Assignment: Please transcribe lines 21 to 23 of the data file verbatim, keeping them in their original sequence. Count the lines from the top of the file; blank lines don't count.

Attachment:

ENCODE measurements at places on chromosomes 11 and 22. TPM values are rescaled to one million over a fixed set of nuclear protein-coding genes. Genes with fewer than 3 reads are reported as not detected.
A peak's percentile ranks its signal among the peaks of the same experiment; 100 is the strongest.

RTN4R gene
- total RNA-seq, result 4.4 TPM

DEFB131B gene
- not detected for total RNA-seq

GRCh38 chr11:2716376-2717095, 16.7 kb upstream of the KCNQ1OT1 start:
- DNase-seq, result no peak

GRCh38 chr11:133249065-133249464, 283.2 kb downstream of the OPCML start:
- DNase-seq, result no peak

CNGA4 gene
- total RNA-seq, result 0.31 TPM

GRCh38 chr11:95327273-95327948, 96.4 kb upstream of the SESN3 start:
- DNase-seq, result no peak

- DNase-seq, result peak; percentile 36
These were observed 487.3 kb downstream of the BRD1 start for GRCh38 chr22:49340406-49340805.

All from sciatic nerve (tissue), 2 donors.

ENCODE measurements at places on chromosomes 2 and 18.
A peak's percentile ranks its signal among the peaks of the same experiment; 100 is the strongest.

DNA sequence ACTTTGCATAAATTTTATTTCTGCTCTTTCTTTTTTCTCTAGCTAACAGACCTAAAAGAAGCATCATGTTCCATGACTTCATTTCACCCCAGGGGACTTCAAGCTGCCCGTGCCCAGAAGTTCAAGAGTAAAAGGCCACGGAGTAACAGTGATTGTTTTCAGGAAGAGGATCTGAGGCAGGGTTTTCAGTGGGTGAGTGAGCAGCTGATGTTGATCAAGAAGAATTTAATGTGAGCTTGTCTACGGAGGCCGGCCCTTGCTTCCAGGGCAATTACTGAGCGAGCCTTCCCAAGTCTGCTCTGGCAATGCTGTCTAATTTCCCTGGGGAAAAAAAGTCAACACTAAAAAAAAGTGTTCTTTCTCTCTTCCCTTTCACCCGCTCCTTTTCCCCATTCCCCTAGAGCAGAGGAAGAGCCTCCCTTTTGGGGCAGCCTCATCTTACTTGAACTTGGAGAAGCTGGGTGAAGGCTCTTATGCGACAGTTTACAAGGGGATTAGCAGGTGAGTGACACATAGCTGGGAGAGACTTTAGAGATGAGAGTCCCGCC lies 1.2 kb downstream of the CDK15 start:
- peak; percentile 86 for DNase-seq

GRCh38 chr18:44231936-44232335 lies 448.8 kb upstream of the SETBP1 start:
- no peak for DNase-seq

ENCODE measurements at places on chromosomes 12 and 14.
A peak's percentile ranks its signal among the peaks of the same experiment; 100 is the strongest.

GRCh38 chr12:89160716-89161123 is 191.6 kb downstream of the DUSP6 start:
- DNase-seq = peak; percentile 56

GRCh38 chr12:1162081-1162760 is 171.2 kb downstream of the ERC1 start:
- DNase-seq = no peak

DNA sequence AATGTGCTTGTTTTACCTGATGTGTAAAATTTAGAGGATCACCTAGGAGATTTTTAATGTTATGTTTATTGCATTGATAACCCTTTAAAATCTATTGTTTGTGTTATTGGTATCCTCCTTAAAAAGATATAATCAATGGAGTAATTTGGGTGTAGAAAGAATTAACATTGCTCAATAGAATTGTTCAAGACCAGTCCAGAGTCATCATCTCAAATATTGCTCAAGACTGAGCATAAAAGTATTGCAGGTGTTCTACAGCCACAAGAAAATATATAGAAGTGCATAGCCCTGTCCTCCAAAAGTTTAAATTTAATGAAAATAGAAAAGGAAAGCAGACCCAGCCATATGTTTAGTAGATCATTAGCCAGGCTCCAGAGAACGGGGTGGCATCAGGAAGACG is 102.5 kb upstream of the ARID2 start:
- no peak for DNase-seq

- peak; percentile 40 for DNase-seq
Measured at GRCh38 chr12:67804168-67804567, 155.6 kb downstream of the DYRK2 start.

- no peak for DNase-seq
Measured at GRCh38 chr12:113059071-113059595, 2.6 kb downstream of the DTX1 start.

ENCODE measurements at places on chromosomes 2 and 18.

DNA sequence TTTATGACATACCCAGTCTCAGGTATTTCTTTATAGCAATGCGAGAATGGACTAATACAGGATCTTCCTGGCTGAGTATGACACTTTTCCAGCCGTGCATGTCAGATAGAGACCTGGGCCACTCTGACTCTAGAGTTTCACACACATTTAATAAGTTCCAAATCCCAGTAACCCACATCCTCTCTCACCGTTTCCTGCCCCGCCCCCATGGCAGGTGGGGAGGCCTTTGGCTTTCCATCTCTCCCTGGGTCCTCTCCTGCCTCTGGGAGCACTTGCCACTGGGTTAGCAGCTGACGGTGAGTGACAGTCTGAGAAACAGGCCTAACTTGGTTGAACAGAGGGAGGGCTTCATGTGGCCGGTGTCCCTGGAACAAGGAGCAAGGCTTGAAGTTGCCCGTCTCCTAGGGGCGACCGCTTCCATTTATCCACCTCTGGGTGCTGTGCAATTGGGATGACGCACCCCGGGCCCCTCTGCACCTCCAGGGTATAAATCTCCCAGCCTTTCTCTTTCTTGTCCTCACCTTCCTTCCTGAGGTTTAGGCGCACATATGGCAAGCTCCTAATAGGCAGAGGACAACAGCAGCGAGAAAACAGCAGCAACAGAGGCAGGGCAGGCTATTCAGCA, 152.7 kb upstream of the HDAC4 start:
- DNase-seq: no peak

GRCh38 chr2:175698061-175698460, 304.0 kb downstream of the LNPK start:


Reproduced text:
- peak; percentile 86 for DNase-seq

GRCh38 chr18:44231936-44232335 lies 448.8 kb upstream of the SETBP1 start:
- no peak for DNase-seq